Craig Wright, the man famously known as "Faketoshi" for pretending to be Satoshi Nakamoto and defrauding investors over a fake Bitcoin called BSV, has defeated himself in two Twitter arguments this week.
This is not the first time it has occurred, but, two in the same week appears to be a new record for Faketoshi. Unlike the real Satoshi Nakamoto, who was a Stoic, mysterious, and intelligent individual; Craig Wright is arrogant, brazen, and dumb.
As it turns out, Mr. Wright shares almost none of the same views as Satoshi, but his audience of BSVers will believe anything that passes his lips, even if the real Satoshi signed a message.
His personality makes it easy for anyone with decent knowledge of the real Satoshi to exploit his shortcomings. As a result, various individuals have taken it upon themselves to utilize Twitter in showing just how far off from the real Satoshi he is.
How to lead Faketoshi into a self-own
The first step in getting Craig Wright to directly contradict Satoshi is by establishing a brief sense of trust; long enough so that he replies and makes the error.
The second step is to bait the faker into admitting a point of view that obviously differs with the real Satoshi by asking a question that contains a Satoshi quote.
In the first self-own that occurred this week, we can see these steps play out perfectly. The user "Jeff Wheeler" appeared as a BSVer at first glance to Wright, which lightened the mood.
Next, he asked a question containing a Satoshi quote; in this case, whether P2P networks like Tor are holding their own.
Once that "No." reply came from Wright, it was game over for the faker. Just by glancing at the image posted by Jeff, you can see Satoshi Nakamoto clearly said that P2P Networks like Tor are holding their own.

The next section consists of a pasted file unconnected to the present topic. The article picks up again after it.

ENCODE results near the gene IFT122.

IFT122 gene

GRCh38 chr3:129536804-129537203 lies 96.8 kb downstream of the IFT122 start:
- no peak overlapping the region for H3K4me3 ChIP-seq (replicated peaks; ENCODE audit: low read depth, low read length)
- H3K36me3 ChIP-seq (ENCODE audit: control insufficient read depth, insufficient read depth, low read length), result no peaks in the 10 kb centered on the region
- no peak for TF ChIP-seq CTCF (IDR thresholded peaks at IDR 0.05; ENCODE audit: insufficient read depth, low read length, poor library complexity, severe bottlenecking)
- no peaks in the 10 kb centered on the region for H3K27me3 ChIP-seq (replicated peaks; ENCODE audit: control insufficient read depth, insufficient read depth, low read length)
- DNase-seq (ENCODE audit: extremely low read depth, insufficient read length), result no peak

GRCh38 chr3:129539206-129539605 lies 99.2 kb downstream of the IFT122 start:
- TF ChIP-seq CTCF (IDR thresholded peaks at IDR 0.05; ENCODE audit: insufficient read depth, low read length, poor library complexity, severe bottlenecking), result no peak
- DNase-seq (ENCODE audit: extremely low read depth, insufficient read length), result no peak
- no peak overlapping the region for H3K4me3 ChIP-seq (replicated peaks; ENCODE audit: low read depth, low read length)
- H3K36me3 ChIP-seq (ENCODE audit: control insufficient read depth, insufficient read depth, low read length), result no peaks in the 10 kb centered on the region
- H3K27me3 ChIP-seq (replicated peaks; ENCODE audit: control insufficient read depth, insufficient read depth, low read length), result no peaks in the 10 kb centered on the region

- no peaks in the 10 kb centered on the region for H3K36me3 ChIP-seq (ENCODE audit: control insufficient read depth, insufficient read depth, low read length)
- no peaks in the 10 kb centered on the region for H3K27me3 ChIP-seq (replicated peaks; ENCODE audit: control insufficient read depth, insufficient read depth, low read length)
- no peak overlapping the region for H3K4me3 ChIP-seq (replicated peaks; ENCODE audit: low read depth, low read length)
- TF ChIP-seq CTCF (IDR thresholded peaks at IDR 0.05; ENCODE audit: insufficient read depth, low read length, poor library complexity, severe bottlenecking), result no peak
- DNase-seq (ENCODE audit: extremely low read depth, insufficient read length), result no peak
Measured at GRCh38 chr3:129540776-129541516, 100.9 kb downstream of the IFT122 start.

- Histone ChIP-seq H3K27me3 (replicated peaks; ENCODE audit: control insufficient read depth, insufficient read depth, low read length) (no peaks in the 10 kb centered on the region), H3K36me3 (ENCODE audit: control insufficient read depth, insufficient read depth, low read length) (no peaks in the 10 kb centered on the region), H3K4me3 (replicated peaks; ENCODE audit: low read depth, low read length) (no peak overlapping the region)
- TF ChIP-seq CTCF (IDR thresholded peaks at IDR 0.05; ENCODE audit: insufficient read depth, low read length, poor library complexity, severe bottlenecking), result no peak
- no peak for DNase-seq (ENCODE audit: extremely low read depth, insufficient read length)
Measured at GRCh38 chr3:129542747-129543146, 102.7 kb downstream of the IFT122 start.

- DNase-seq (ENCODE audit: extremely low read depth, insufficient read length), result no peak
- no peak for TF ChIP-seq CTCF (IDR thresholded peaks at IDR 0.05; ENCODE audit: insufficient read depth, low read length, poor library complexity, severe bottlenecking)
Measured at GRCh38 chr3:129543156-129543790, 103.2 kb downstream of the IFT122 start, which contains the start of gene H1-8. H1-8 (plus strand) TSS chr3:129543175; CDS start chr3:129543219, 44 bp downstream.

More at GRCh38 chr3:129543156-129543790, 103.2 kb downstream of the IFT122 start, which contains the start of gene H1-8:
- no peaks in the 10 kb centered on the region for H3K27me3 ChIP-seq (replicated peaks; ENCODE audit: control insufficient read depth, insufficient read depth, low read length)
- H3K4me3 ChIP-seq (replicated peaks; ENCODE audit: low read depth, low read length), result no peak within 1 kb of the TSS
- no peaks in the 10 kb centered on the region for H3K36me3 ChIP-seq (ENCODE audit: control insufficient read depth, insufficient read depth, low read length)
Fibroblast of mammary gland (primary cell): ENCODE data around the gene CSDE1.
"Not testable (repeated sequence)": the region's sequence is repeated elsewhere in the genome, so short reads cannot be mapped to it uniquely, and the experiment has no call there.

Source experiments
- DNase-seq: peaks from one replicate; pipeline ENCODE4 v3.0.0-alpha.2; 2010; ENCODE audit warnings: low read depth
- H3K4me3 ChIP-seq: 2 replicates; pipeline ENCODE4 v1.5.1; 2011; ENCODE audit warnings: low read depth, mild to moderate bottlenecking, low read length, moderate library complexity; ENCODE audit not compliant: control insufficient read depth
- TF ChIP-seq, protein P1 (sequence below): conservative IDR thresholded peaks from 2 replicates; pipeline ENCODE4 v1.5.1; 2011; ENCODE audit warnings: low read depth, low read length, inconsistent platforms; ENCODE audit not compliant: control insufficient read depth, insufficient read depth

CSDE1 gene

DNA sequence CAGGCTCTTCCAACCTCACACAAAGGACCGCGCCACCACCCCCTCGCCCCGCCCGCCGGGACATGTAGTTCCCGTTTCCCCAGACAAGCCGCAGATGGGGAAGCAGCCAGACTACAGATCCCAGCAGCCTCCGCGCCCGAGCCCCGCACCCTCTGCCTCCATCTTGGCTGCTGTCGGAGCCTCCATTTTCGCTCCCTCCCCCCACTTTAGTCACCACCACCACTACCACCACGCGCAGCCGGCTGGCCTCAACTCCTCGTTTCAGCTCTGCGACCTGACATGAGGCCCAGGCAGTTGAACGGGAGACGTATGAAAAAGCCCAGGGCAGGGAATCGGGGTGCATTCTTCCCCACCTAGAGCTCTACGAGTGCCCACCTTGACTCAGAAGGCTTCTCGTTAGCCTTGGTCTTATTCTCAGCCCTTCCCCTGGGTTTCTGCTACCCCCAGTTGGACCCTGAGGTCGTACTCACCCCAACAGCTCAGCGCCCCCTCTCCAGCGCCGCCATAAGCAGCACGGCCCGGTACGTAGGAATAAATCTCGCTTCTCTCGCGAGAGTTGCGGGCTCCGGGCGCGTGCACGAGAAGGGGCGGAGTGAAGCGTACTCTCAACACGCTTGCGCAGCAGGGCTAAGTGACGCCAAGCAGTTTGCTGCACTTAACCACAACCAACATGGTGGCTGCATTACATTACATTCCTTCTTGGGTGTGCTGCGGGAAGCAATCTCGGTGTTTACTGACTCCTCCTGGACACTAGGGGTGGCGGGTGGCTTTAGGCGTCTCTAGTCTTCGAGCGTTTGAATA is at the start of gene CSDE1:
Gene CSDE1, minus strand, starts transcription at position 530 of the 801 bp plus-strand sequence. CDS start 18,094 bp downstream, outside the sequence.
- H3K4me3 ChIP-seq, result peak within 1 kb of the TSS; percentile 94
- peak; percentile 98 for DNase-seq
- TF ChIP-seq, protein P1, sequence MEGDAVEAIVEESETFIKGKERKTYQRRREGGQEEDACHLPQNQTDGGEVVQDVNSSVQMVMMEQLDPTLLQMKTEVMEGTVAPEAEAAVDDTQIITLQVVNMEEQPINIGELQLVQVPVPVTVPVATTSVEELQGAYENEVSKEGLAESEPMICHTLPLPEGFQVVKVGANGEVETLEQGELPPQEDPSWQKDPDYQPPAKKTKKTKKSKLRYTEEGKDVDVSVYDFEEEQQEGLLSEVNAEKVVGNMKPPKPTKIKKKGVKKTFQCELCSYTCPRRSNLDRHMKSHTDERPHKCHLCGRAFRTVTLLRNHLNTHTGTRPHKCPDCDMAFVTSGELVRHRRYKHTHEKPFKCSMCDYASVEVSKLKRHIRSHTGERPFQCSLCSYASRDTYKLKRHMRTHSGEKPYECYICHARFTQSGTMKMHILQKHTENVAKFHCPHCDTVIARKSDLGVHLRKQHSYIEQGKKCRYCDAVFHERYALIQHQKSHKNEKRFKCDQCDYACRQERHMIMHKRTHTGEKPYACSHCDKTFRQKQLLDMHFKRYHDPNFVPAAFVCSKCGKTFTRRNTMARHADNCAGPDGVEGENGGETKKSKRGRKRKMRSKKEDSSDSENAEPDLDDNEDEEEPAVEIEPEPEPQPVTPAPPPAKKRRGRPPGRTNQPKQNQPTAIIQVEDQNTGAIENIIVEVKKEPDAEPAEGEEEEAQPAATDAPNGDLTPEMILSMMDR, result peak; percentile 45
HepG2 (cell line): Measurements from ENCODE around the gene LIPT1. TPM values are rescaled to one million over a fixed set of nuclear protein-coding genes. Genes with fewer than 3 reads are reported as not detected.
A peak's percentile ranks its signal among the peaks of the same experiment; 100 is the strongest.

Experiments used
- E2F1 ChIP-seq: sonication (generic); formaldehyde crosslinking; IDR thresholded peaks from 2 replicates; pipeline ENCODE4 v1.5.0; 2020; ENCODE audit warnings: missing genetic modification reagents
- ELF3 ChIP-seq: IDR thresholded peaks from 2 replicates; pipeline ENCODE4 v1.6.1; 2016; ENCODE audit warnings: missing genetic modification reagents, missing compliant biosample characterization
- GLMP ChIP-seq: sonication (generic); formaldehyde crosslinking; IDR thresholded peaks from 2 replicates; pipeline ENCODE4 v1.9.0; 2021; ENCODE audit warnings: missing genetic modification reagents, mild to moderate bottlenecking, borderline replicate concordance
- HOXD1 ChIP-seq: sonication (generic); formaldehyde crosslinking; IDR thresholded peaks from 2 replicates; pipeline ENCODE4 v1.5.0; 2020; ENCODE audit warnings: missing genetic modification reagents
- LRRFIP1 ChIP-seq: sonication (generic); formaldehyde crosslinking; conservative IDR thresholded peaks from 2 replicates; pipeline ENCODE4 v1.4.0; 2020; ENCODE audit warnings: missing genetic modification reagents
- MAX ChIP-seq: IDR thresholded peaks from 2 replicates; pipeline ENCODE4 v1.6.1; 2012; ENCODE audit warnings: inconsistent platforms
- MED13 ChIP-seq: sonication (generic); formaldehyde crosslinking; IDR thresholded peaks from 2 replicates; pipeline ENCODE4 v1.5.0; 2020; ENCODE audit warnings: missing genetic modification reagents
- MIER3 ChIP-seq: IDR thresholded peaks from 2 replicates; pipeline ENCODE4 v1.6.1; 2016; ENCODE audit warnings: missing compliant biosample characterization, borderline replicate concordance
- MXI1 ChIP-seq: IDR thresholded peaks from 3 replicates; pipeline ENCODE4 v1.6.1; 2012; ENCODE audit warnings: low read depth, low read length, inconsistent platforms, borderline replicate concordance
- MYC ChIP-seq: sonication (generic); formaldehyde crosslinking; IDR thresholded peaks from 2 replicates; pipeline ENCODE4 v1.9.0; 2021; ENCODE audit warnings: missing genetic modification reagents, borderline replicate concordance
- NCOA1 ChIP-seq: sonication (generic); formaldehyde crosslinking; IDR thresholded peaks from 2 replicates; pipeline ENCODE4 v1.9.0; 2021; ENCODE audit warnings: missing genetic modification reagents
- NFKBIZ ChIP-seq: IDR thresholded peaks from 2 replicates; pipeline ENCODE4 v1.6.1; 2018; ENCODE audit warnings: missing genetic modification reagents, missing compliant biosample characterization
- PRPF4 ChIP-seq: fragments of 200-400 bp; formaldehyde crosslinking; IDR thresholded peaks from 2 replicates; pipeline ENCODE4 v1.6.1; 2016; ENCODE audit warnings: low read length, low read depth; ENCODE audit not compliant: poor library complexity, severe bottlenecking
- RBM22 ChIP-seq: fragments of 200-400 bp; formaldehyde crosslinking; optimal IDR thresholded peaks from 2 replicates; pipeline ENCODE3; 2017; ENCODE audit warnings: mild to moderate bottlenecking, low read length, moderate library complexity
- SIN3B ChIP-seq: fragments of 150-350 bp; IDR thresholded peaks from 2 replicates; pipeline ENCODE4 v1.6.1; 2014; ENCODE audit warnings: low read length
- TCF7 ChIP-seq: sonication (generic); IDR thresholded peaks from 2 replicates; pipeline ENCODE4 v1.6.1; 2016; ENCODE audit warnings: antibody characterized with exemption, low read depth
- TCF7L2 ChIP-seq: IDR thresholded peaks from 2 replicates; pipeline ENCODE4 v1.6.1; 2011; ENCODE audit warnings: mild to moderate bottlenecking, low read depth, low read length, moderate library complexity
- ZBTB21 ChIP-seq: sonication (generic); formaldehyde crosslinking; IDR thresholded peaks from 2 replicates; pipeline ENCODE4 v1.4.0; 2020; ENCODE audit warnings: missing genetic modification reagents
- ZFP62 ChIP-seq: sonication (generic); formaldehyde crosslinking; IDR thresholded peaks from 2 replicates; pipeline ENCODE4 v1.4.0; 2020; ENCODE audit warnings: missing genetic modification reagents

As a result, Jeff revealed that Faketoshi blocked him, and we posted a tweet containing the exchange, which led to over 800 likes. It then made its way around Twitter, with Hodlonaut posting it, among other top Bitcoiners. Faketoshi was a Twitter laughingstock once again.
The second self-own
Just when everyone in the Bitcoin world thought Faketoshi was done getting roasted for the week, Twitter user "Jessica Howley" swooped in to make it two in the same week.
Notice how he was called a smart computer scientist to exploit his ego. In this exchange, Jessica asked a question concerning the validity of using Tor to improve your privacy while using Bitcoin.
Naturally, Wright fell for it instantly and said that Tor wasn't an advisable precaution, despite Satoshi saying it was. He even claimed Tor was only for anonymity, despite Satoshi using the term "privacy."
It sure gave the inventor of the Bitcoin mining algorithm a good chuckle...
Faketoshi stated in his response to Jessica that the quote was cherry-picking, even though she posted the full Satoshi message. To further self-own himself, he posted another sentence from Jessica's screenshot, showing that she did in fact not cherry-pick.
This exchange is arguably worse than the first because Faketoshi's first response to Jessica also showed he has no idea how SSL and TLS work, as explained by r/BSV mod Zectro. It is especially amusing, when you remember Craig is in the "IPv6 Hall of Fame."
It's likely Calvin Ayre paid to have Wright included there.
Ultimately, Wright's replies totaled 11, showing this particular exchange struck a nerve. One thing's for sure, is that the real Satoshi would never write 11 Twitter replies trying to justify why he contradicted himself to a random person.
Jeff and Jessica have provided much needed fodder in the world of Faketoshi suing innocent people. Or are those their real names? 😉
With the case against Peter McCormack nearly finished and a defeat from Hodlonaut in Norway, Craig Wright continues to make a fool of himself.
The end is near, and it's likely he knows it.